I would have to say the most prominent libertarians in Canada are Henry Morgenthaler, Karen Selick, Walter Block, but its true we lack libertarians in entertainment like America has with Drew Carey, John Stossel, Penn Jillette or even a clearly libertarian elected member of the government like US Rep Ron Paul, Tom McClintock and Paul Braun. MP Scott Reid is rumoured to be libertarian but his courage is lacking in the face of dictator Harper's "my way or the wood shed" and says and does nothing at all of any consequence in Ottawa.

Posted by: Marc Scott Emery | 2009-03-16 8:17:44 PM

I have heard Marc Emery call himself both a libertarian and an objectivist in private. I do not recall him ever specifically saying that he is a libertarian in a media interview. Which is reasonable because I doubt many canadian journalists have a good idea of what the word means.

Posted by: hughmacintyre | 2009-03-16 8:19:40 PM

oops, posted that without seeing the man himself post on his own behave. I stand corrected.

Posted by: hughmacintyre | 2009-03-16 8:22:24 PM

To me a Conservative is always a God-centric person first. Once a person believes in the supernatural (religion) , they can invent any number of ancillary fairy tales to justify their ready-to-emerge-at-any-moment statism. Harper's "Freedom, family & faith" is really just faith as freedom is easily suspended by the Conservatives through invasion (Afghanistan), the drug war, the massive deficits and bailouts, spending sprees of unprecedented amounts, enlarging the civil service. Family is a euphemism for "I hate gays, potheads, single Moms, city people, hippie kids, the 60's" or "I love rednecks with big families who vote Conservative" and is code for "Bible-thumping social conservatives" but there is no F there (except the F You to everyone else). And "faith". Well thats what statism is, faith, because there is no science or truth to what Stephen Harper advocates.

Posted by: Marc Scott Emery | 2009-03-16 8:26:40 PM

Marc, I was a conservative, am now a libertarian type. I never have thought the way you stereotype conservatives. I can't imagine that I am the only one.

Libertarians are not perfect either. Mogantaler for example, was a significant force resulting in everyone being forced to pay for a medical procedure that only some will ever have, and that many are against. He also accumulated a lot of wealth along the way. A libertarian would let those who wanted an abortion pay for it themselves.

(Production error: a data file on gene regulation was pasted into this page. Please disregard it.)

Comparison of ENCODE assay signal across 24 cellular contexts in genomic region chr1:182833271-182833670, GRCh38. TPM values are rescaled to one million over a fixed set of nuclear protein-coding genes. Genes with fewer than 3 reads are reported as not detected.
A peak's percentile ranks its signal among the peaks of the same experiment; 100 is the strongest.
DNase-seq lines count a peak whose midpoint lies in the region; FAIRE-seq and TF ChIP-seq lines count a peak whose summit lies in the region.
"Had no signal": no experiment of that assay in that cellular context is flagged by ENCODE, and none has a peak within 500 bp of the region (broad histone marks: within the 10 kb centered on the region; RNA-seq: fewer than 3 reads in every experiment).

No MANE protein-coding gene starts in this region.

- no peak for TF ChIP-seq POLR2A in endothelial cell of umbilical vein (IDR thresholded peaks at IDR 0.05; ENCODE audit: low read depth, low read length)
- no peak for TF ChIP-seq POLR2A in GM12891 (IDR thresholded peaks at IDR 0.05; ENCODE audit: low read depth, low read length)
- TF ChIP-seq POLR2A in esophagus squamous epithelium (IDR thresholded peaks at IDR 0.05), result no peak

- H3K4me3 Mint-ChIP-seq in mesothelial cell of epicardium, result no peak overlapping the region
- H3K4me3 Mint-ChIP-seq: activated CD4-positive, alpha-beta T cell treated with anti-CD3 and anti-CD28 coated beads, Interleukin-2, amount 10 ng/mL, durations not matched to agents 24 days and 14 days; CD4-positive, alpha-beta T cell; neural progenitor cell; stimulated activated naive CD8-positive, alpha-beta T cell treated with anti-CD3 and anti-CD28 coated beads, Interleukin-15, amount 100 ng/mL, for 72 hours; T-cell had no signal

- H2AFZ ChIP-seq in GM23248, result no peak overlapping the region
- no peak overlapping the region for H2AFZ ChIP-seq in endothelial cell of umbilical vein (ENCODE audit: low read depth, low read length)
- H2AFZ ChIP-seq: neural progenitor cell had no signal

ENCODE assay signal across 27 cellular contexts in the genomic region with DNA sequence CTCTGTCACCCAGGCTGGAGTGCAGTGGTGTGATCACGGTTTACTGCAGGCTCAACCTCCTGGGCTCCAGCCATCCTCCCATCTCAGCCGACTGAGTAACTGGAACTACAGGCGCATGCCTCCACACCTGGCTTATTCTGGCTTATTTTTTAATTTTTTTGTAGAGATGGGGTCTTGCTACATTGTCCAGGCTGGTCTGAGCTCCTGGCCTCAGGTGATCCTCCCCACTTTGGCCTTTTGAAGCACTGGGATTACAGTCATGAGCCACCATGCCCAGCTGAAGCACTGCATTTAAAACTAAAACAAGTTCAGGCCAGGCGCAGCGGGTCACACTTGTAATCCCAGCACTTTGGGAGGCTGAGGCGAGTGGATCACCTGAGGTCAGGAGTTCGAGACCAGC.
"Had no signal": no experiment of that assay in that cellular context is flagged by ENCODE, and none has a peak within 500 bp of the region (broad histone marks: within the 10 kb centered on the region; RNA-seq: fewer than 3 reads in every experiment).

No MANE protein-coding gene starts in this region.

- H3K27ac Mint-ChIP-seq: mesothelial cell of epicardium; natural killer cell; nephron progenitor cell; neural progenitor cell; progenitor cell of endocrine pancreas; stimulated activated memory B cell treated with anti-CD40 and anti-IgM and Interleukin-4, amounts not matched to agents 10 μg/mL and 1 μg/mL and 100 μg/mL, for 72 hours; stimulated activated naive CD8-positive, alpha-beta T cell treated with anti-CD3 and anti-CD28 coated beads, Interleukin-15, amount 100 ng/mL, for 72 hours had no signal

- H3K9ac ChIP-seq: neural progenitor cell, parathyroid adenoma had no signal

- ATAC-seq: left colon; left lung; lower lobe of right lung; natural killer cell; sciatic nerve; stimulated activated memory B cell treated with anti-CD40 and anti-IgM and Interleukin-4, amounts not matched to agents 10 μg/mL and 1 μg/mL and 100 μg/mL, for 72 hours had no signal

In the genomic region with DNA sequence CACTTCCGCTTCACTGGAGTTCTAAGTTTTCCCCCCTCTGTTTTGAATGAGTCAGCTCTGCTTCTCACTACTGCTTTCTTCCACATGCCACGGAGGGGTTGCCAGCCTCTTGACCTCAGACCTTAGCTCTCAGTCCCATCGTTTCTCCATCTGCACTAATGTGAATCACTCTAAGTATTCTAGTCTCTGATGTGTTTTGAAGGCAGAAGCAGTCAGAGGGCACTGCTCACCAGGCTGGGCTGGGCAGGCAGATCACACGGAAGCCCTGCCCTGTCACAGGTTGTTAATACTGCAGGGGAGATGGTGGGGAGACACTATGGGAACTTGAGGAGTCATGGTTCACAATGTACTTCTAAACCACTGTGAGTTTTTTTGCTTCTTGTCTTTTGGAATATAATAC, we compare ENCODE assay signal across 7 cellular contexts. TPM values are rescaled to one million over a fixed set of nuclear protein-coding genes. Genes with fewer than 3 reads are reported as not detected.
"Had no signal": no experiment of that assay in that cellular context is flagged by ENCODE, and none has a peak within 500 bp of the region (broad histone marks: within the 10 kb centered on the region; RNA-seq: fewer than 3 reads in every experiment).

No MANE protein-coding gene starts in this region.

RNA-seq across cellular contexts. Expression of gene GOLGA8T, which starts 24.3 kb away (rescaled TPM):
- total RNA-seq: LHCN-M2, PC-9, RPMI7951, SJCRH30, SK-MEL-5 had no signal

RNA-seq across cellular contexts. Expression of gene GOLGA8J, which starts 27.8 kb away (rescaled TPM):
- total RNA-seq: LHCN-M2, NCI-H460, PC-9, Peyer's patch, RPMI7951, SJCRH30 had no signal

Posted by: TM | 2009-03-16 9:47:43 PM

Marc, your problem is that a whole lot of your "realities" are prefaced with the words "To me," or "For me." Such a statement amounts to opinion, not fact, and is therefore not proper debate. Your entire post is a hate-filled screed; where's that peace and tolerance flower children are always preaching? You're just sore because those neocon Americans have busted you for drug smuggling and Stephen Harper wouldn't ignore his own country's laws to let you plead out. You are reaping what you have sown. Deal with it.

Posted by: Shane Matthews | 2009-03-17 6:41:35 AM

Marc, your opinion of 'conservatives' is rather narrow and simplistic. You are not being fair to the thousands of conservatives who are for the leagalization of weed. Nor are you being fair to the millions of people who have an honest difference of opinion.

Shane, the laws had been ignored for most of Mr. Emery's time in that business. The government clearly knew what he was doing (he told them) yet they did not arrest him. The punishment on the books for selling seeds is vastly smaller than the life he'd be facing in the US. And Canadian law and US-Canada treaties state that you do not extradite if the punishment is viewed as obscene. Considering the difference in degree of punishment, Canadian law must view life in prison as obscene.

Posted by: hughmacintyre | 2009-03-17 7:05:49 AM

Actually, Hugh, the treaty states that the dispary of punishment must not "shock the conscience" of Canadians. Given the low-key response to Marc Emery's situation—a few photo ops and some grumbling by the perennial anti-American contingent—it's safe to say they're rather less than shocked. Irritated, maybe, but not shocked.

Furthermore, the treaty does not specify that a law that exists in both countries but is strongly enforced in one, yet weakly enforced in the other, is ineligible for consideration as a matter of extradition. Stephen Harper has also promised to step up enforcement against drug growers and distributors, which removes even more of an already weak argument.

Sorry, but arguing that the Americans should allow people to break the law just because our own government allows people to break the law, and that such listlessness on our part should be a factor in extraditing Canadians who have broken that law in America, is horseshit. You think that the lazier our government becomes, the less accountable our citizens become to the laws of other countries? Give me a break. If the extraditing country were any Western nation but America, this wouldn't even be on the radar. And this you know for a true thing.